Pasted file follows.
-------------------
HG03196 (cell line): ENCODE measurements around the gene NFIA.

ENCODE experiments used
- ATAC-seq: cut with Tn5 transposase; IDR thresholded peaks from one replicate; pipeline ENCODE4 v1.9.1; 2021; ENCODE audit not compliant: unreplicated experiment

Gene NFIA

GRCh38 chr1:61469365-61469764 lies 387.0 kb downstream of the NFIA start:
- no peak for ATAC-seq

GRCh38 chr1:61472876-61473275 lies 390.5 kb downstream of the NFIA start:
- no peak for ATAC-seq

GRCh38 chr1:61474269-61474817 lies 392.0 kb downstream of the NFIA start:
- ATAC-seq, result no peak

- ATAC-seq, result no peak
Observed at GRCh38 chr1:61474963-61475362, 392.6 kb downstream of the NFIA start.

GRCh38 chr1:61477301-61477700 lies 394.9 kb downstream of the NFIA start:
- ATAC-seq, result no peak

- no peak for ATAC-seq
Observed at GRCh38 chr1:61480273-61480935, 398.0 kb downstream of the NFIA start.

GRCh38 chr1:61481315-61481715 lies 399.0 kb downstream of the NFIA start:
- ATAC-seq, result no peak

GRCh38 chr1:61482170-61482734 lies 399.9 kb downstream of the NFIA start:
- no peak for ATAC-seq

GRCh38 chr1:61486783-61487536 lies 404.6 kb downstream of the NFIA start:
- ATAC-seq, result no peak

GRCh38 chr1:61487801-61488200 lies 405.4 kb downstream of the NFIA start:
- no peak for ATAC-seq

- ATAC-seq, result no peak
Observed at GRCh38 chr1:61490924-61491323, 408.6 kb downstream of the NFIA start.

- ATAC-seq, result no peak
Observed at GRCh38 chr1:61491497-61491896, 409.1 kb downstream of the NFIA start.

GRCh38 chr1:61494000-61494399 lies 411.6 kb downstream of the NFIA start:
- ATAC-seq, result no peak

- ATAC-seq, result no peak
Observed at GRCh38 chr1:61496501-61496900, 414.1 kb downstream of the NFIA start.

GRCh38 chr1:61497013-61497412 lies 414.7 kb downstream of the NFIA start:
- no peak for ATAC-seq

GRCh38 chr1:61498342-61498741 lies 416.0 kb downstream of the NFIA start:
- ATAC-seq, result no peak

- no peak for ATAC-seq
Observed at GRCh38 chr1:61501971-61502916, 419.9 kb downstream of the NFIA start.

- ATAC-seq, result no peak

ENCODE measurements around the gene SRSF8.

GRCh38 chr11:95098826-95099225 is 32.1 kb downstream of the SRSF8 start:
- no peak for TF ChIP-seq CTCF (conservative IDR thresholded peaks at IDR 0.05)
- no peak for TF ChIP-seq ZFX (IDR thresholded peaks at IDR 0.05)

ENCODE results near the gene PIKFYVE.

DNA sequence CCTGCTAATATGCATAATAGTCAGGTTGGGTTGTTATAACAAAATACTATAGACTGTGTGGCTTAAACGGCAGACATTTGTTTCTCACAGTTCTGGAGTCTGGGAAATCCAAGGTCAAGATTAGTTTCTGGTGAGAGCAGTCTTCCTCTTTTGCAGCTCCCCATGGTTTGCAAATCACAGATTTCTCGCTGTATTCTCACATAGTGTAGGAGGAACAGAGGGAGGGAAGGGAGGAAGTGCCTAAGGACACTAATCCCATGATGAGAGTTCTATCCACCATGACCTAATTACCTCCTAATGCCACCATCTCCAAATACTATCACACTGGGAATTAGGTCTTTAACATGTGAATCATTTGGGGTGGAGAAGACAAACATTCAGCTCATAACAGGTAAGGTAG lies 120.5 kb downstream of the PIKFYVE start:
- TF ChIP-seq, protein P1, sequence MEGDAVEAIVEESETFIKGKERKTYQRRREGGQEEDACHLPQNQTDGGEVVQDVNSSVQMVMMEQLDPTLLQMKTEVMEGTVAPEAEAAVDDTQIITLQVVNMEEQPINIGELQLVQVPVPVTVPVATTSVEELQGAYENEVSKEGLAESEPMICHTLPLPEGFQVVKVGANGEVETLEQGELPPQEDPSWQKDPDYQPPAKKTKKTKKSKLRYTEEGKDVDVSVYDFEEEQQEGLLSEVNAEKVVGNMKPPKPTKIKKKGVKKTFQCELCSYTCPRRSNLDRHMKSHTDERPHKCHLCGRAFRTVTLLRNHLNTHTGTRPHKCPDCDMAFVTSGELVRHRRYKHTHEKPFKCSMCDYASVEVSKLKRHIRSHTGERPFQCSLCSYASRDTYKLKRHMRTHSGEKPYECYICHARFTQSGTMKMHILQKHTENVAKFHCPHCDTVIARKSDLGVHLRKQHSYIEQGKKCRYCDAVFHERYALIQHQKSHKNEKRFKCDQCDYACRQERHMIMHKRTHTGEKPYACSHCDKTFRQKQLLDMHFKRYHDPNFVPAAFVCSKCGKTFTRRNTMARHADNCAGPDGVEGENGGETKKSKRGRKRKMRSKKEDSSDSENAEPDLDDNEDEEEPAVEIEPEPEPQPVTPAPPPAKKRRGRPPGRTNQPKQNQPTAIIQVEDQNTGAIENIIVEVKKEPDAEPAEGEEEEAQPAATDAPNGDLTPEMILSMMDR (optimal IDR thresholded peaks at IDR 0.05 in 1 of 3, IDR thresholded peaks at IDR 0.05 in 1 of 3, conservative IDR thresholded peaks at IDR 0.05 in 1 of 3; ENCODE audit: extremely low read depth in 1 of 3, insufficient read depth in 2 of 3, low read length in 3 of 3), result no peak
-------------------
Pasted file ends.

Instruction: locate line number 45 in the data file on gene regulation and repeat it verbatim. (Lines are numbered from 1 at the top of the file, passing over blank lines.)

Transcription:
DNA sequence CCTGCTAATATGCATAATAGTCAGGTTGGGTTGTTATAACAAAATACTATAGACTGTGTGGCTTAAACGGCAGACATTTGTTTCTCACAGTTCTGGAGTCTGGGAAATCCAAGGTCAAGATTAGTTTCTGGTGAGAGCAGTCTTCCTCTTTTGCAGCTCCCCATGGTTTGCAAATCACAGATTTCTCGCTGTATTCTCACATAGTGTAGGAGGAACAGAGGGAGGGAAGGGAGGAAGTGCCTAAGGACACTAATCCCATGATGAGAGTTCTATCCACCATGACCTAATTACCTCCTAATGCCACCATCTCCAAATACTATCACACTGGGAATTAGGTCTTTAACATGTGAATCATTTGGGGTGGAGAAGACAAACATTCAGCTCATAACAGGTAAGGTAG lies 120.5 kb downstream of the PIKFYVE start: